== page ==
Star Wars day is officially upon us. With Disney premiering the first episode of their clone wars spin off The Bad Batch, and fans everywhere sitting down and attempting to binge the entirety of the 9 “episodes” that make up the core of the franchise, and adding in Rogue One and Solo. And a few very brave souls subjecting themselves to the ewok adventures, and whatever this thing going on with life day is. I couldn’t simply let the day go by without at least saying something about it.
I have been a science fiction fan for as long as I can remember. One of the first books I remember reading on my own, who’s title I can no longer remember, was about a boy, who discovered an android, and became his friend. I dreamed of a world filled with robots and spaceships. And imagined what it might be like to be one of the first colonists on Mars. Seriously, there is even a newspaper article about the biome type settlements I helped design as part of a youth science project in the late nineties.
In the years that have followed, I have added to the list shows like Stargate SG1 and Atlantis, Firefly, Farscape, and of course Doctor Who. Books Such as Angelmass By Timothy Zhan, 7th Sigma by Steven Gould, and the Ender Saga by Orson Scott Card Not to mention Classic by the likes of H.G. Wells or Issac Asimove. But before all of that, for me, there was Star Wars.
My first encounter with the franchise came in 1995 when my parents purchased the VHS box set re-release with THX audio. This was before the special addition when Han still shot first, and we didn’t meet Jabba the hutt until C3PO and R2-D2 encountered him in Return of the Jedi, and a misheard line in The Empire Strikes Back, caused my brother and I to refer to AT-AT’s as Tierial Walkers.
We loved those movies to death, watching them practically on repeat. And sat on the edges of our seats through the 1997 special additions. In 1999, with the release of Episode 1 – The Phantom Menace, I begged for an Anakin Skywalker action figure plus podracer for my birthday. And when I finally got it, it quickly joined my collection of most prized possessions. Completely overshadowing the trip to the amusement park that same day.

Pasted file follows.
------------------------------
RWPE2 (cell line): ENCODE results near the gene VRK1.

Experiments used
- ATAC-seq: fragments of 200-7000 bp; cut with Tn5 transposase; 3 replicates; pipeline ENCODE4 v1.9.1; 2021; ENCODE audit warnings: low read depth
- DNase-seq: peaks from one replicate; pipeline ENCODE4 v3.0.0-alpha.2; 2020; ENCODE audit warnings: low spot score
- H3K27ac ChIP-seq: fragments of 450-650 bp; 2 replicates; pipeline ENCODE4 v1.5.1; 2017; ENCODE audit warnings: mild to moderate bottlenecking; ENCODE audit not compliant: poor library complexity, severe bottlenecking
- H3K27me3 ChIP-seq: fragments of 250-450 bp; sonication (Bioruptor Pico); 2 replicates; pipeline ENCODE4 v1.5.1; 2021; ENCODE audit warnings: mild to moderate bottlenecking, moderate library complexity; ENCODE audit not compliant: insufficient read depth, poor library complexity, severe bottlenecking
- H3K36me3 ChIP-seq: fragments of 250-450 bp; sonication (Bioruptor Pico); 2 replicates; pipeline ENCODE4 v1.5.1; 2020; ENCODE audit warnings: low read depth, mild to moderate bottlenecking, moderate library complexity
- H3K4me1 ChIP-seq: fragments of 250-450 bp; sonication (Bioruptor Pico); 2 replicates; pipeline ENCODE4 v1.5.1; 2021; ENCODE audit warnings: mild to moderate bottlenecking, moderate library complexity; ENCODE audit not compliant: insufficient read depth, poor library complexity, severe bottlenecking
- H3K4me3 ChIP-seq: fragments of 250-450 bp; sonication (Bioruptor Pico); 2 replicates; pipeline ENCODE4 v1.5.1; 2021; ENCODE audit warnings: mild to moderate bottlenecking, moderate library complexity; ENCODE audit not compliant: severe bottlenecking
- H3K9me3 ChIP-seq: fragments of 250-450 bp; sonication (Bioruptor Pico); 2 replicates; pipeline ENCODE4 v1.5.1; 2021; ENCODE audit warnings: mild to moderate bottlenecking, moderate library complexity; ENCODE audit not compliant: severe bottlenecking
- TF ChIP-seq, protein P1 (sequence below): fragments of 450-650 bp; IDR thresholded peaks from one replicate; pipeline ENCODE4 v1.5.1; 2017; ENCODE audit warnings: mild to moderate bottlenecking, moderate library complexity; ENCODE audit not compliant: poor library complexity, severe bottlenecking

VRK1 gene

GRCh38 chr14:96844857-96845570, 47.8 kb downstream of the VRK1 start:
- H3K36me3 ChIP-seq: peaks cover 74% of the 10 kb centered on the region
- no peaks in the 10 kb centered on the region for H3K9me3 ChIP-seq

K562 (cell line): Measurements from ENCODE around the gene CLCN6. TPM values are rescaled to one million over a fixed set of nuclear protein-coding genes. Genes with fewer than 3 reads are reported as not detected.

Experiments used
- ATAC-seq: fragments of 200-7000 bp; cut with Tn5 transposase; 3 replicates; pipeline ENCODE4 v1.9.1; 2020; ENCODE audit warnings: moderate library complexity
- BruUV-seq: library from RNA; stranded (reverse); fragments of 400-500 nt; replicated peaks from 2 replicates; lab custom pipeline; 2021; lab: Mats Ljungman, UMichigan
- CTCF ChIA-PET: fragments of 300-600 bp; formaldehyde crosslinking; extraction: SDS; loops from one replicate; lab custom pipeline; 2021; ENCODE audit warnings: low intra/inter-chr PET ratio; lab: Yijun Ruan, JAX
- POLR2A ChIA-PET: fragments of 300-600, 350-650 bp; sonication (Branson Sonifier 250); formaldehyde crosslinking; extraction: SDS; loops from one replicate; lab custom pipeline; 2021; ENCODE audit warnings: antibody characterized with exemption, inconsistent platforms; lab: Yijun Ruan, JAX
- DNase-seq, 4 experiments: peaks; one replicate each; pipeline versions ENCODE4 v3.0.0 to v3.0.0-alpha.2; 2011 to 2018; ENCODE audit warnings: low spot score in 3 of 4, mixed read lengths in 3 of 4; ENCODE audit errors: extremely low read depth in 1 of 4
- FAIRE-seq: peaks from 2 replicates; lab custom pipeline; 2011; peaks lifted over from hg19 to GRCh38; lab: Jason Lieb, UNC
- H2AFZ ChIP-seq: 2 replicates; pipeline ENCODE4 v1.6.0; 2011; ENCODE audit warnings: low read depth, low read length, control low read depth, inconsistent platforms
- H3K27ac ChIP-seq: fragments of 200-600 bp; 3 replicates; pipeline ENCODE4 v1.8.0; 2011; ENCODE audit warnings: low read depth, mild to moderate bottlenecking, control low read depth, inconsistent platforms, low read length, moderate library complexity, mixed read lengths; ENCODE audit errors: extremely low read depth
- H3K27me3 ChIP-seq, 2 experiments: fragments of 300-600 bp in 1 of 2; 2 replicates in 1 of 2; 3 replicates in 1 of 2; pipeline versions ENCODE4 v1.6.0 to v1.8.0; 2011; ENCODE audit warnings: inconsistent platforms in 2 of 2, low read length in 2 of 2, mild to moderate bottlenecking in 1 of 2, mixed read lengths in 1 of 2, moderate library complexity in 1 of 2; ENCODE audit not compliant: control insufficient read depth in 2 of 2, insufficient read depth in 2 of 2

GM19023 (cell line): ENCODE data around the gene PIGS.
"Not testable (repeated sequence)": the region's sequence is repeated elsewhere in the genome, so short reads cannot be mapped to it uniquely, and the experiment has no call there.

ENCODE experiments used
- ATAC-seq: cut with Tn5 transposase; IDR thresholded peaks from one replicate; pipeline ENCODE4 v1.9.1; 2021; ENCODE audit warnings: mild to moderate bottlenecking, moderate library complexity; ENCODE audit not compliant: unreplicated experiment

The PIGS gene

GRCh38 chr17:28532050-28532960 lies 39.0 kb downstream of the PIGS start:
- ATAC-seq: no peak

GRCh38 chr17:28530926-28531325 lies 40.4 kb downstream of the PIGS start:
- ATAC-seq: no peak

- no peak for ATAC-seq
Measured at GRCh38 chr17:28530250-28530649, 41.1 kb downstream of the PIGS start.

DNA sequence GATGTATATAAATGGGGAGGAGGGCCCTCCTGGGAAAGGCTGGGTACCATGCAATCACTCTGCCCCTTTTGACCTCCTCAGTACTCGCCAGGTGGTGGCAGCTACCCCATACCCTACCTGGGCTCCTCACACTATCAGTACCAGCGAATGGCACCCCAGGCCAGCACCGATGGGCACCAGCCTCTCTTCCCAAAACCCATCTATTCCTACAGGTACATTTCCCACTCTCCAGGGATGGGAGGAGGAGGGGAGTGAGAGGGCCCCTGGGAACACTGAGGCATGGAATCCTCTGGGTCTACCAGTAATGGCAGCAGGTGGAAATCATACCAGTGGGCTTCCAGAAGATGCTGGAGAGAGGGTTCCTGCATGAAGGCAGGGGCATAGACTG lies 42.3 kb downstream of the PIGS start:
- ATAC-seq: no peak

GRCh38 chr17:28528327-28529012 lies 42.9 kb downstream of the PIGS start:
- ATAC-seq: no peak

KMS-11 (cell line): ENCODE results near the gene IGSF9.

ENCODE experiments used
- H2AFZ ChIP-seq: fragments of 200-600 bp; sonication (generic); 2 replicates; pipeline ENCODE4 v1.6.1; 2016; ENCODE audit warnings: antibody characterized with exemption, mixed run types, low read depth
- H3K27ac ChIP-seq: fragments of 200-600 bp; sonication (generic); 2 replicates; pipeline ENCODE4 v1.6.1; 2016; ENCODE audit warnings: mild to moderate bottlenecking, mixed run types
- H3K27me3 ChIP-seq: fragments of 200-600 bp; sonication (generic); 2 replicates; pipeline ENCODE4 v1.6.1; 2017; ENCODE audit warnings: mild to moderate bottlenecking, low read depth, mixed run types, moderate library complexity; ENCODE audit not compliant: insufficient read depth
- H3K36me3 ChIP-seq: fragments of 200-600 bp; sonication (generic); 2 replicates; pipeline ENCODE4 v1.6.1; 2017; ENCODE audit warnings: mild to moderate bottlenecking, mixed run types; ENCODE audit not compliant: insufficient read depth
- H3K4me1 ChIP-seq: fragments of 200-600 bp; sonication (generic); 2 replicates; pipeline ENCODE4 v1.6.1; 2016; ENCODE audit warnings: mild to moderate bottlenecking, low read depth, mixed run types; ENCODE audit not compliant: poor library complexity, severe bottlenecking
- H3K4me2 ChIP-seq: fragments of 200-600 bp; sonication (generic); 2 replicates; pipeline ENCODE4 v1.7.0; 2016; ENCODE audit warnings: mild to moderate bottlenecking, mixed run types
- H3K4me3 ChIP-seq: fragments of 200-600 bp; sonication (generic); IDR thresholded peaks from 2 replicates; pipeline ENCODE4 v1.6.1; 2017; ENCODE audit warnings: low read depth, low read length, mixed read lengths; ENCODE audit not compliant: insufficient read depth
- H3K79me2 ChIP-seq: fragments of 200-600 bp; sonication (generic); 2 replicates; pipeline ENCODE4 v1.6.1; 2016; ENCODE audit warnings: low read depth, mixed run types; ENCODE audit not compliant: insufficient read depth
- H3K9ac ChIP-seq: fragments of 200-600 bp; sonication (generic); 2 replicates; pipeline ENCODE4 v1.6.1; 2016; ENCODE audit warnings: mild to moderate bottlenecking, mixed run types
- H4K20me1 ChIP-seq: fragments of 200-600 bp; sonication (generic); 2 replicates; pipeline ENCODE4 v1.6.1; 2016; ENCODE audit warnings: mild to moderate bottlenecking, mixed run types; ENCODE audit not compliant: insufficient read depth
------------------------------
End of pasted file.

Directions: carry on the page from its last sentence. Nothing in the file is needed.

I was too young to really be aware of the criticism of the prequels at the time. Each one was just new Star Wars to me. Episode II – Attack of the clones was the first midnight premier I ever attended. Which was a little more than my twelve year old, undiagnosed autisitic brain could handle. But I will never forget the excitement When Jedi Master Yoda pulled out his lightsaber. And for the first time, we saw what it meant to be the Jedi master.
In hindsight, that battle feels anti climatic, The CGI feels cheap. And with all the hype, it seems like the film just can’t live up to the expectations placed on it. But sometimes I think we forget how cool it was when it was new, fresh, and on the cutting edge of computer generated imaging technology.
We got to see R2 fly, and Yoda literally caught lightning. These things seem normal now, In a world with shows like The Clone Wars. But at the time it was amazing, we had only ever seen Yoda as an old man, with bad jokes and a poor demeanor, who occasionally shared small bits of wisdom with the rest of the cast.
As a teen I became heavily invested in the extended universe, listening to audio books, and reading anything I could get my hands on, from Ashes of the Empire to Children of the Jedi. I was heartbroken, when I learned Disney would not be using any of that material in the sequel trilogy, yet still I waited anxiously for each film as it was released, including both Rogue One and Solo. As an adult, I may have different opinions on some of these things then I did as a child. The glasses of youthful wonderments have long since fallen off of my nose, as my more developed brain views the world through an ever increasingly critical eye. And I have formed plenty of opinions around the likes of Kathleen Kenedy and Ryan Johnson. But today, those opinions aren’t really important.
Today, we celebrate a shared love for a universe that has inspired our imagination, and ignited wonder in the eyes of multiple generations. No matter where you stand on the sequel, prequels, or whatever else the current controversy is. There will never be another Star Wars, and so long as there are space wizards with laser swords, I will be there.
So thank you Georg Lucas, for sharing with us The Galaxy Far Far away. And to everyone else, May the Fourth be with you!